“Veterans honor and respect the fallen. Today is not Memorial Day, and tomorrow is not Memorial Day. We reserve Memorial Day to talk about our fallen comrades,” he said.

One of the slides Captain Mommsen showed was of a photo of a military person playing “Amazing Grace” on the bagpipes.

“It was phenomenal, chilling and awe-inspiring,” he said.

The solider was playing “Amazing Grace” because two days earlier, a helicopter had gone down in Afghanistan, and 15 people were killed who were on the helicopter.

“This event was very special to me, because at this point in time in my deployment, we were coming to the end … and I was due to be on that helicopter. I wouldn’t be standing here today if I had made that decision to climb on that helicopter,” Captain Mommsen said.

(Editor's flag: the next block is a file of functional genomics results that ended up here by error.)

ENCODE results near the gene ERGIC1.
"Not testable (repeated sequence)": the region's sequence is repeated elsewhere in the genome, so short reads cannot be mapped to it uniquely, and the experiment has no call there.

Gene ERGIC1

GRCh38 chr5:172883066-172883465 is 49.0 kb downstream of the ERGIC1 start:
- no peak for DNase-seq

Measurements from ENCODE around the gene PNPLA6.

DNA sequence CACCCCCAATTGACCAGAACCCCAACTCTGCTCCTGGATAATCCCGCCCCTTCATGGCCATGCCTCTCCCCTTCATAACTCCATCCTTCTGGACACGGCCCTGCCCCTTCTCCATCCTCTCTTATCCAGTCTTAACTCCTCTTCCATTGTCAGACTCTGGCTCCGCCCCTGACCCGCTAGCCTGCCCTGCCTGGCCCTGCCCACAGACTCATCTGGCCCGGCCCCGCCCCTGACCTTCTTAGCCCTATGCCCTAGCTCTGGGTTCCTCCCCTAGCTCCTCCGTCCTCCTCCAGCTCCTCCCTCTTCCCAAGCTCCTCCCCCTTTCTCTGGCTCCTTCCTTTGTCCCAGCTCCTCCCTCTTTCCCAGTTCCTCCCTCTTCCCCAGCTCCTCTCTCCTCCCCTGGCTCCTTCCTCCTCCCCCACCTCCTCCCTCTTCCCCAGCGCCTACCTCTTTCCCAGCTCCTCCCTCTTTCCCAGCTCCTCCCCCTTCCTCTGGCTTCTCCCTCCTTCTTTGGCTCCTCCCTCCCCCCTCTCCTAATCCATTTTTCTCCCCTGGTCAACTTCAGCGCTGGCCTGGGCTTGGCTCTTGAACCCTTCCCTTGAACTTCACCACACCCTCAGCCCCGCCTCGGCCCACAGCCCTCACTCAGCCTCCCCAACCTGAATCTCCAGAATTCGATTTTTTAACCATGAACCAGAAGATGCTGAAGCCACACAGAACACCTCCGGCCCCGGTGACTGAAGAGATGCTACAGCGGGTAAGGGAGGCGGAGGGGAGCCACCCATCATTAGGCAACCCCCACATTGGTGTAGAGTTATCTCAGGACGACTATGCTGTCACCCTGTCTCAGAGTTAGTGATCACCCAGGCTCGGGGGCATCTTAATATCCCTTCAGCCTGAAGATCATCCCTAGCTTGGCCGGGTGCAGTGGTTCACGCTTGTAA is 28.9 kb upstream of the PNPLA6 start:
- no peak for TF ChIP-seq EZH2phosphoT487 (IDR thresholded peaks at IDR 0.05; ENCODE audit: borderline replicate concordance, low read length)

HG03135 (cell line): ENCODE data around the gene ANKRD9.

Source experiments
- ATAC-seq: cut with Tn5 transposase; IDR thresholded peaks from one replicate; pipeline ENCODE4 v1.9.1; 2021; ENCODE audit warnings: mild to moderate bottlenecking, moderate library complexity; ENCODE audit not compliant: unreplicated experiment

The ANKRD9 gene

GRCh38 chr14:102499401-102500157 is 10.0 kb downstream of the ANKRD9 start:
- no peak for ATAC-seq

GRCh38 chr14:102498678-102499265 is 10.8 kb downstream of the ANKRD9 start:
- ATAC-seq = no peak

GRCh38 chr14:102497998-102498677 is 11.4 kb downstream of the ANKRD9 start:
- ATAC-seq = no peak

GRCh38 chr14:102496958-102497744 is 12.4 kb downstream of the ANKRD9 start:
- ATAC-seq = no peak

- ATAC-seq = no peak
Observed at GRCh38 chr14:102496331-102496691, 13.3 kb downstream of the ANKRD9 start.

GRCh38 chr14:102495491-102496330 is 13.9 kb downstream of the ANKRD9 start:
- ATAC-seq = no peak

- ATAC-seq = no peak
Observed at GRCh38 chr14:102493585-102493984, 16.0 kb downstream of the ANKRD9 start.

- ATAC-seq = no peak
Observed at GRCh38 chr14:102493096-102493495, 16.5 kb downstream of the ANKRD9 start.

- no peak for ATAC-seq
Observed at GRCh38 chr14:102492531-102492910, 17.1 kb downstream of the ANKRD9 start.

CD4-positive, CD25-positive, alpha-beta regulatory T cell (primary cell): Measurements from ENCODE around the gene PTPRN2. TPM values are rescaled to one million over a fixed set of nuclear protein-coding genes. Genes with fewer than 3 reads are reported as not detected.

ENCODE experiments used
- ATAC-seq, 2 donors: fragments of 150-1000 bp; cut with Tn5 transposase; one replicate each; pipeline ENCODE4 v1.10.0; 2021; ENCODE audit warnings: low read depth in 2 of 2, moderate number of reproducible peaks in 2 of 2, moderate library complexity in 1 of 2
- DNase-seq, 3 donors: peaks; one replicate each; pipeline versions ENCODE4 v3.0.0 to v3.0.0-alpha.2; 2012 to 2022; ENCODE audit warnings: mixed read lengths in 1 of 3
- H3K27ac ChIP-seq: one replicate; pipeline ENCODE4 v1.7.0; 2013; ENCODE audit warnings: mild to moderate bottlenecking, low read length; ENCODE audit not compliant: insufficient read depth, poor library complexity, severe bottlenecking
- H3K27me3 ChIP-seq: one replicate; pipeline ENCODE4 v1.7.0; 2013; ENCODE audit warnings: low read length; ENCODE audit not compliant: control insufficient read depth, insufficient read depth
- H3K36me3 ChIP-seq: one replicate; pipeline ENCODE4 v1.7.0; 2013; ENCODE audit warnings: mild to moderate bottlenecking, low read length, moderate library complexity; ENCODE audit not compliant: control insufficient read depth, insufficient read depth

World peace

“Armistice Day is about world peace and trying to make the world a better place. A day to be dedicated to the cause of world peace,” Captain Mommsen said.

The captain urged everyone attending the Veterans Day program at Colfax High School to do something to improve their own little corner of the world.

“Open the door for somebody. Say please and thank you. Volunteer to help someone. Don’t honk your horn at someone. Take a moment to make the world just a little bit better place, and we will be able to achieve the cause of world peace,” he concluded.

The program included Bill Yingst, district administrator, recognizing all of the veterans in attendance and also included musical performances by the middle school band, the high school band, the high school girls’ choir and boys’ choir and songs sung by Colfax Elementary students.

Military spouses were recognized as well with a rose presented to each of them by the elementary students.

When Yingst asked the people in the audience to stand up who had a family member who was a veteran, nearly everyone in the gymnasium rose to their feet.